Northern Sicily’s seven volcanic Aeolian Islands
26 September 2022
What are the Aeolian Islands and where are they located?
Where are the Aeolian Islands? Also known as the Lipari Islands, they are part of one of Sicily's three archipelagos, the other two being the Egadi and Pelagie Islands.
They are found in the southern Tyrrhenian Sea, up off the northern Sicilian coast and opposite the Tyrrhenian coast of Messina. They belong to the metropolitan city of Messina.
The seven islands are: Lipari, Salina, Vulcano, Stromboli with the Strombolicchio islet, Filicudi, Alicudi, and Panarea with the islets of Basiluzzo, Dattilo and Lisca Bianca.
History and information on the Aeolian Islands
Legend has it that the islands were named after Aeolus, a Greek prince who ruled a colony there and could predict the weather from the shape of the clouds of vapour above one of the volcanoes.
The Aeolian Islands were submarine volcanoes that emerged from the waters around 700,000 years ago. Subsequent eruptions over the millennia have led to the formation of pumice stone and obsidian, which, being so sharp, is perfect for making tools. The export of obsidian throughout the Mediterranean brought great prosperity to the archipelago.
In the early Middle Ages, Lipari was a pilgrimage destination, and miraculous events flourished across the Aeolian Islands. Dioceses and monasteries were opened to repopulate uninhabited areas and revive land cultivation.
The history of the islands is marked by the arrival of the ferocious Turkish pirate Ariadeno Barbarossa, who ransacked and destroyed Lipari, deporting 9,000 inhabitants.
Why the Aeolian Islands are a UNESCO site
The seven volcanic islands of the Aeolian Islands were added to the UNESCO World Heritage List in December 2000 due to their specific nature: the volcanic archipelago represents an important model for the study of volcanology worldwide.
The Aeolian Islands are considered a veritable laboratory that has long provided opportunities for study: observed since the 18th century, they have provided geologists with fundamental information.
Volcanic activity is monitored by the National Institute of Geophysics and Volcanology in Catania. The site also boasts majestic sea stacks, wonderful beaches, coves and caves, as well as its extraordinary seabed.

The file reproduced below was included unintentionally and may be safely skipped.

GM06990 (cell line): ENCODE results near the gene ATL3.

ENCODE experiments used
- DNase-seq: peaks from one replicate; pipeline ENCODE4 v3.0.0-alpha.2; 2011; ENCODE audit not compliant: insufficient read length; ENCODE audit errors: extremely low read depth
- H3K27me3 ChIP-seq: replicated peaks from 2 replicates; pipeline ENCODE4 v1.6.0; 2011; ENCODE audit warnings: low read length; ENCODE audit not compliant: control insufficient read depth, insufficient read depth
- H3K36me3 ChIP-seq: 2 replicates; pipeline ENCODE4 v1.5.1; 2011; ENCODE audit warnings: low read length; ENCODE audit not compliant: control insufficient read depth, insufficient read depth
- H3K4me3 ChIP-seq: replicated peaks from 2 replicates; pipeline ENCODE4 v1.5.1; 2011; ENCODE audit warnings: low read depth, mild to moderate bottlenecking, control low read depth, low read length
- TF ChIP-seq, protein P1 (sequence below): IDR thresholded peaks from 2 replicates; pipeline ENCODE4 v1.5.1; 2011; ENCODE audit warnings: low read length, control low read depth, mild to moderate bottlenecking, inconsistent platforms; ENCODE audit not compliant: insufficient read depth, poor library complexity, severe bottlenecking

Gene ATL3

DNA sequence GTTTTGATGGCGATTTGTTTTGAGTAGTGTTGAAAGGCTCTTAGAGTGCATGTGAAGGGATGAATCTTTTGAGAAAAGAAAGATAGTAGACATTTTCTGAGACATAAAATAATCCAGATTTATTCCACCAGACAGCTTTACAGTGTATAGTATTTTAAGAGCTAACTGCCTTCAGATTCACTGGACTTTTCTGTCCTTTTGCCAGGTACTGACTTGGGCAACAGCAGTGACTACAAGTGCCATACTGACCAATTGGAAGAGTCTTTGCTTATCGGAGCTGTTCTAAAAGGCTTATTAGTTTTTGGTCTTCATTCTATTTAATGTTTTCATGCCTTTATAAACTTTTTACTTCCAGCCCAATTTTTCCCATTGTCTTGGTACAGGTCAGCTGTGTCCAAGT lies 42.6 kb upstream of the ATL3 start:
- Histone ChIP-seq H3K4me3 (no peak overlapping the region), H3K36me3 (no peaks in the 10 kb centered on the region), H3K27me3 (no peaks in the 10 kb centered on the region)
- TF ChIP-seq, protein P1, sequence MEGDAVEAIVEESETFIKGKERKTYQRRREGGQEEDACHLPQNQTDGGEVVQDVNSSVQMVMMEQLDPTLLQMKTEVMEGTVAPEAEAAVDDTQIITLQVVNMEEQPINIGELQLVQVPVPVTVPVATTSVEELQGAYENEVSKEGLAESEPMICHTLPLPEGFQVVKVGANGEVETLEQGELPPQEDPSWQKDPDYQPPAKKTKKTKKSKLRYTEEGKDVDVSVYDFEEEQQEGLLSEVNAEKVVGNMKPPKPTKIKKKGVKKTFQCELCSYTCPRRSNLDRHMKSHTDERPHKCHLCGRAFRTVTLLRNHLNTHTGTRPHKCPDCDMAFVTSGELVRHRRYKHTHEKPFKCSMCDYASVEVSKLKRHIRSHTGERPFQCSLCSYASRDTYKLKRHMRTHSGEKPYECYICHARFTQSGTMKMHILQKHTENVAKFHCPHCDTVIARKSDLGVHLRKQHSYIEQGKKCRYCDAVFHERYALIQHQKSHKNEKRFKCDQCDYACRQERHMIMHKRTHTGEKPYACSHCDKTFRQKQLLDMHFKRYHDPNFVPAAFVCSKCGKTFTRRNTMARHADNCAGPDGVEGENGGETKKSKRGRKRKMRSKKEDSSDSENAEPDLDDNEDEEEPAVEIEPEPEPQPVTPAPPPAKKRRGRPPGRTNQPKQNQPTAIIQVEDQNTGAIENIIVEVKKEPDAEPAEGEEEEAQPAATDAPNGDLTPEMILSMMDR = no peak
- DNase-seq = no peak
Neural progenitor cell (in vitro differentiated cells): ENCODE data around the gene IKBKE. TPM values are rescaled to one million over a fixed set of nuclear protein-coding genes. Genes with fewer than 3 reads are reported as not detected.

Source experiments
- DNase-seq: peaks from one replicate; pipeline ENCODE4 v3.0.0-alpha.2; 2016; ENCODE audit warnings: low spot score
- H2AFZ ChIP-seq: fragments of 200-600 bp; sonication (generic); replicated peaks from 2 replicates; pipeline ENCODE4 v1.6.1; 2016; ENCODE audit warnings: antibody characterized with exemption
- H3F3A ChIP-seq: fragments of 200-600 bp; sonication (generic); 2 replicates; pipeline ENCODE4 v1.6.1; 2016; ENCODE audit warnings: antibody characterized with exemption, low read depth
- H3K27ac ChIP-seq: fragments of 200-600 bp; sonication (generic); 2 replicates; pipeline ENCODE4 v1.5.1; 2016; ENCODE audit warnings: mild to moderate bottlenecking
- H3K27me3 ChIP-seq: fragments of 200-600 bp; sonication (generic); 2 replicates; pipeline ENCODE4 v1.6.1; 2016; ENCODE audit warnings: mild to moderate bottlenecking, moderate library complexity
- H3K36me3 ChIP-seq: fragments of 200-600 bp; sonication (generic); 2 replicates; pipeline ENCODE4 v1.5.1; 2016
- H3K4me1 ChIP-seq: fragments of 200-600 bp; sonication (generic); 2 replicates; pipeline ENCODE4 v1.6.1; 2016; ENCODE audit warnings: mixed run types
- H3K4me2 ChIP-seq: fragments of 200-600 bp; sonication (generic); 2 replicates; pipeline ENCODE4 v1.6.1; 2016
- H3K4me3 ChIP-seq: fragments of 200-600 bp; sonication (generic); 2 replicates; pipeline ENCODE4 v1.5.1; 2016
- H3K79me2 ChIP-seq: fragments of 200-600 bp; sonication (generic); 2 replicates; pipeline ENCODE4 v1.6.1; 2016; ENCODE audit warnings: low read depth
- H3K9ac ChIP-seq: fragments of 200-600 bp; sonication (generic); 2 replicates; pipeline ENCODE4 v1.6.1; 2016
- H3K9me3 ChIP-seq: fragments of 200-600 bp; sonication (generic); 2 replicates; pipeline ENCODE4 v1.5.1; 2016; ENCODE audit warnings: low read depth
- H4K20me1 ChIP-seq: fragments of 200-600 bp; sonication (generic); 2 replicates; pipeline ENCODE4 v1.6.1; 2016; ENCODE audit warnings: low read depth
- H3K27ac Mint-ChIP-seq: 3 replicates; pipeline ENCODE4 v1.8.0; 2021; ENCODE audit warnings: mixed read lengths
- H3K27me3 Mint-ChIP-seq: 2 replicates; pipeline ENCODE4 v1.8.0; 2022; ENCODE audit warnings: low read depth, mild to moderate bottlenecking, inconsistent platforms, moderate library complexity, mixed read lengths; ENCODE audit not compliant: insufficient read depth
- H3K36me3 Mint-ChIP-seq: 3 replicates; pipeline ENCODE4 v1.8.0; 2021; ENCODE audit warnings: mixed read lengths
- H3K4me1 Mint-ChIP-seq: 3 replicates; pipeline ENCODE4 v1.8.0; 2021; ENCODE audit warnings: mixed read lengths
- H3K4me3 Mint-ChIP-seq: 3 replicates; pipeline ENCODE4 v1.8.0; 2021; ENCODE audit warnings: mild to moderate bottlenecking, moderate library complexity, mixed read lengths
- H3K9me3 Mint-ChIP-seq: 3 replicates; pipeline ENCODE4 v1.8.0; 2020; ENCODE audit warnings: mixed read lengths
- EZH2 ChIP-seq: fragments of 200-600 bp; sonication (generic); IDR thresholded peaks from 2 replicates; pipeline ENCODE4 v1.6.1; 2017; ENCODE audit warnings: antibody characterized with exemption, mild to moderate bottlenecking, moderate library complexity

7 stops to visit in the Aeolian Islands
Your first destination has to be Lipari, the largest island and home to the 'capital' of the Aeolian Islands, the municipality of Lipari, which includes the entire archipelago except Salina. Brimming with cultural and scenic beauty, it is lively and bustling. Via Vittorio Emanuele is a focal point with its narrow streets, restaurants and small shops, while the most popular social space is the small square of Marina Corta. Also not to be missed is the Archaeological Museum in Lipari Castle.
Despite being the most mundane of the islands, Panarea still has an unending, wild charm, with its untamed nature and sea. It is characterised by its maze of streets and whitewashed houses and is surrounded by a series of islets and rock formations.
The island of Vulcano has a wild, rugged nature. It has been known since ancient times for its therapeutic thermal springs and mud baths, making it a popular destination for relaxing holidays. Besides the sea heated by fumaroles and the black sandy beaches, the Great Fossa Crater is a truly unmissable attraction.
The island of Salina is also called the Green Island, thanks to its rich and lush nature that produces delicious capers and is home to vineyards where the best quality Malvasia has been produced for centuries. Its name derives from the brackish water lake in the hamlet of Lingua, once used as a saltworks. The blue sea provides a backdrop to incredibly scenic beaches such as Pollara Beach, made particularly iconic by the film Il Postino starring Massimo Troisi.
Alicudi e Filicudi are the westernmost islands of the archipelago, characterised by the craters of extinct volcanoes, enchanting wilderness and lush underwater environments.
Our last stop is the island of Stromboli, to admire the Sciara del Fuoco, a talus scree running down from the volcano's crater to the sea, formed by lava, lapilli and glowing slag. From here, you can enjoy wonderful views of Stromboli’s eruptions.
Typical Aeolian products: 2 delicacies to taste
The first local product you must try is the Malvasia, a PDO wine defined by Guy de Maupassant the "wine of the volcanoes". It comes in three variants: white, fortified and raisin wine, made from grapes dried naturally in the sun on trellises of canes.
Sicilian capers are another typical delicacy that has become a Slow Food Presidium.